State must step in to fund parties

THE stench over huge, undeclared loans to political parties has quite rightly upset the vast majority of voters. The most despicable aspect of the current row is that the political party which legislated to make all donations over £5,000 declarable has got round its own law by accepting loans, which do not have to be disclosed.

THE stench over huge, undeclared loans to political parties has quite rightly upset the vast majority of voters. The most despicable aspect of the current row is that the political party which legislated to make all donations over £5,000 declarable has got round its own law by accepting loans, which do not have to be disclosed.

It is such hypocrisy that will forever taint the Blair premiership. The whole rotten saga was summed up yesterday by Lord Falconer, Secretary of State for Constitutional Affairs, who when challenged in a radio interview over whether the Government would be changing the law if party treasurer Jack Dromey had not made his dramatic revelations last week, he replied: “I don't think we would be doing it if it had not become public.”

Separate cash accounts controlled by Downing Street without even the knowledge of the Deputy {Prime Minister John Prescott let alone Labour's treasurer leaves Tony Blair still having to answer the questions: Was he aware how much these four donors had lent Labour money before he nominated them for peerages? Why didn't Labour officials leave their Old Queen Street offices and take the two minute walk to Victoria Street and ask the bank managers of the major banks for loans?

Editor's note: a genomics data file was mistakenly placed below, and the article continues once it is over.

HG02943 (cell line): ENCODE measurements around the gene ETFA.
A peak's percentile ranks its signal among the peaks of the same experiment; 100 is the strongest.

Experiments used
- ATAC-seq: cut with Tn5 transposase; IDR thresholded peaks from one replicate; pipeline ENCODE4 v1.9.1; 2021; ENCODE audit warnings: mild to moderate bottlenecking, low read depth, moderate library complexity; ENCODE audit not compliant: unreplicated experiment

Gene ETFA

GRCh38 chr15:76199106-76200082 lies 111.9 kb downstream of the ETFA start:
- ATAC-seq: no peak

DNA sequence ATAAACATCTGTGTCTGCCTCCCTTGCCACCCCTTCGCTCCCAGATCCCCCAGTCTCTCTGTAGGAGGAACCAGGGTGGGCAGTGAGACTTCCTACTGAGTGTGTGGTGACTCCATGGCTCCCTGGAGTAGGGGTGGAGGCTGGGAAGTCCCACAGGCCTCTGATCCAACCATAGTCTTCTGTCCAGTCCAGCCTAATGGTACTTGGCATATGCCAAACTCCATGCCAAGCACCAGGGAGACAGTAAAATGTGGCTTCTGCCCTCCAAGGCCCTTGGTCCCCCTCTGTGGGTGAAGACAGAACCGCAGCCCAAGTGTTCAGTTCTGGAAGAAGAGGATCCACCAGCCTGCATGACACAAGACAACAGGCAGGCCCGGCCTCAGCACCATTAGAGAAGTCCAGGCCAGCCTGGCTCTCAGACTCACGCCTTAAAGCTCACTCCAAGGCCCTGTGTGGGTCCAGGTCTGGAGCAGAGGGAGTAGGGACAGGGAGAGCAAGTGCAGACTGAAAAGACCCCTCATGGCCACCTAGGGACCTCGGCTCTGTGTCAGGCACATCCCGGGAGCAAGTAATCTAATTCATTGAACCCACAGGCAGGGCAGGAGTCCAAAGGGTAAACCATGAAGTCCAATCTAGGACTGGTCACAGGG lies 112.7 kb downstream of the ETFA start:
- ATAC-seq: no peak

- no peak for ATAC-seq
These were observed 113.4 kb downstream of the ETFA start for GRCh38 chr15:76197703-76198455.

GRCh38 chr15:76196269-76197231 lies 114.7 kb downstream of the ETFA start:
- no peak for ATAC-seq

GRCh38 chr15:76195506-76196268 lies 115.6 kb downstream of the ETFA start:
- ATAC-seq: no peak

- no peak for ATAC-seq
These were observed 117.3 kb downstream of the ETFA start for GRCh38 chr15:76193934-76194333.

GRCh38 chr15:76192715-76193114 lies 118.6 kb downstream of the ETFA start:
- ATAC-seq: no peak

Sheepishly Labour is now going to amend legislation currently before Parliament. But as Tory policy director Oliver Letwin said yesterday “If you are going to have a functioning democracy and we are going to prevent large donations, we have to be willing to accept some form of taxpayer support.”


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My solution won't be popular. The first action needed is to abolish the House of Lords and replace it with a 100% directed elected senate - that get over the need to nominate anyone to sit there. We should cap the amount of cash parties spend on campaigning in all elections and fund 80% through state aid, the balance to be met by transparent loans and donations.

But which parties should benefit from handouts? If brought in before the next election, is it restricted to parties with MPs? If so, the cash will go to Labour, the Tories, Lib Dems, Democratic Unionists, Scottish Nationalists, Paid Cymru, Respect, the Independent Kidderminster Hospital and Health Concern, Northern Ireland's SDLP and Sinn Fein. But nothing will go to the UK Independence Party and the Greens, who have elected MEPs in the European Parliament - and how do you write a law which exclude the BNP?

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WHEN this fuss has blown over, we need to look at the number of councils and public bodies people - including husbands and wives - can serve on. There's money galore slopping around if a person sits on both county and district councils.

Throw into the equation extra dosh for sacrificing a few hours each month to serve on police and fire authorities, and health and ambulance trusts, and the money keeps rolling in to some households.

There's a case to be made for salaried councillors, but they should then be precluded from serving on more than one authority and on any other public body.

Why should a councillor's only qualification for sitting on an NHS Trust board be party political patronage?

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